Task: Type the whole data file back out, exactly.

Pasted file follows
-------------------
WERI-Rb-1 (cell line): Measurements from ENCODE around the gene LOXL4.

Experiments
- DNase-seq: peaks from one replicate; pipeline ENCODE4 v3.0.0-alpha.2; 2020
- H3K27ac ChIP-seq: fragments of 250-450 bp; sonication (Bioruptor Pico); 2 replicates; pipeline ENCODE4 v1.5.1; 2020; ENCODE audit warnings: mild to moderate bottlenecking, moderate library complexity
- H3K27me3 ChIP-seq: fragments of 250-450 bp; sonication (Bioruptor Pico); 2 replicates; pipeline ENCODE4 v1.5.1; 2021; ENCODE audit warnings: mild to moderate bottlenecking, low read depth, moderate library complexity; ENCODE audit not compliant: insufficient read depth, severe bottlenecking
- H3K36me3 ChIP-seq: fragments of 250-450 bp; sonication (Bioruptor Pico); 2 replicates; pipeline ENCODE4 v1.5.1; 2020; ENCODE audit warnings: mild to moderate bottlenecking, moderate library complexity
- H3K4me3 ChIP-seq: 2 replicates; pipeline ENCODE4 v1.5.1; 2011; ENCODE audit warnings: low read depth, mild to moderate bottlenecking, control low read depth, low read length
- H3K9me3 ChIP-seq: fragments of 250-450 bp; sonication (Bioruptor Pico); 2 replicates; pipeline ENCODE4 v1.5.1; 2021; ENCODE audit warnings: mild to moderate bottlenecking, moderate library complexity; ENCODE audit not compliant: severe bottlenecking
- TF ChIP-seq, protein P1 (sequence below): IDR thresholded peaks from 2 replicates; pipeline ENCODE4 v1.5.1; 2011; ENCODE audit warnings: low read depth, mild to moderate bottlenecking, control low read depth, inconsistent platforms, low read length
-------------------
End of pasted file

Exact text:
WERI-Rb-1 (cell line): Measurements from ENCODE around the gene LOXL4.

Experiments
- DNase-seq: peaks from one replicate; pipeline ENCODE4 v3.0.0-alpha.2; 2020
- H3K27ac ChIP-seq: fragments of 250-450 bp; sonication (Bioruptor Pico); 2 replicates; pipeline ENCODE4 v1.5.1; 2020; ENCODE audit warnings: mild to moderate bottlenecking, moderate library complexity
- H3K27me3 ChIP-seq: fragments of 250-450 bp; sonication (Bioruptor Pico); 2 replicates; pipeline ENCODE4 v1.5.1; 2021; ENCODE audit warnings: mild to moderate bottlenecking, low read depth, moderate library complexity; ENCODE audit not compliant: insufficient read depth, severe bottlenecking
- H3K36me3 ChIP-seq: fragments of 250-450 bp; sonication (Bioruptor Pico); 2 replicates; pipeline ENCODE4 v1.5.1; 2020; ENCODE audit warnings: mild to moderate bottlenecking, moderate library complexity
- H3K4me3 ChIP-seq: 2 replicates; pipeline ENCODE4 v1.5.1; 2011; ENCODE audit warnings: low read depth, mild to moderate bottlenecking, control low read depth, low read length
- H3K9me3 ChIP-seq: fragments of 250-450 bp; sonication (Bioruptor Pico); 2 replicates; pipeline ENCODE4 v1.5.1; 2021; ENCODE audit warnings: mild to moderate bottlenecking, moderate library complexity; ENCODE audit not compliant: severe bottlenecking
- TF ChIP-seq, protein P1 (sequence below): IDR thresholded peaks from 2 replicates; pipeline ENCODE4 v1.5.1; 2011; ENCODE audit warnings: low read depth, mild to moderate bottlenecking, control low read depth, inconsistent platforms, low read length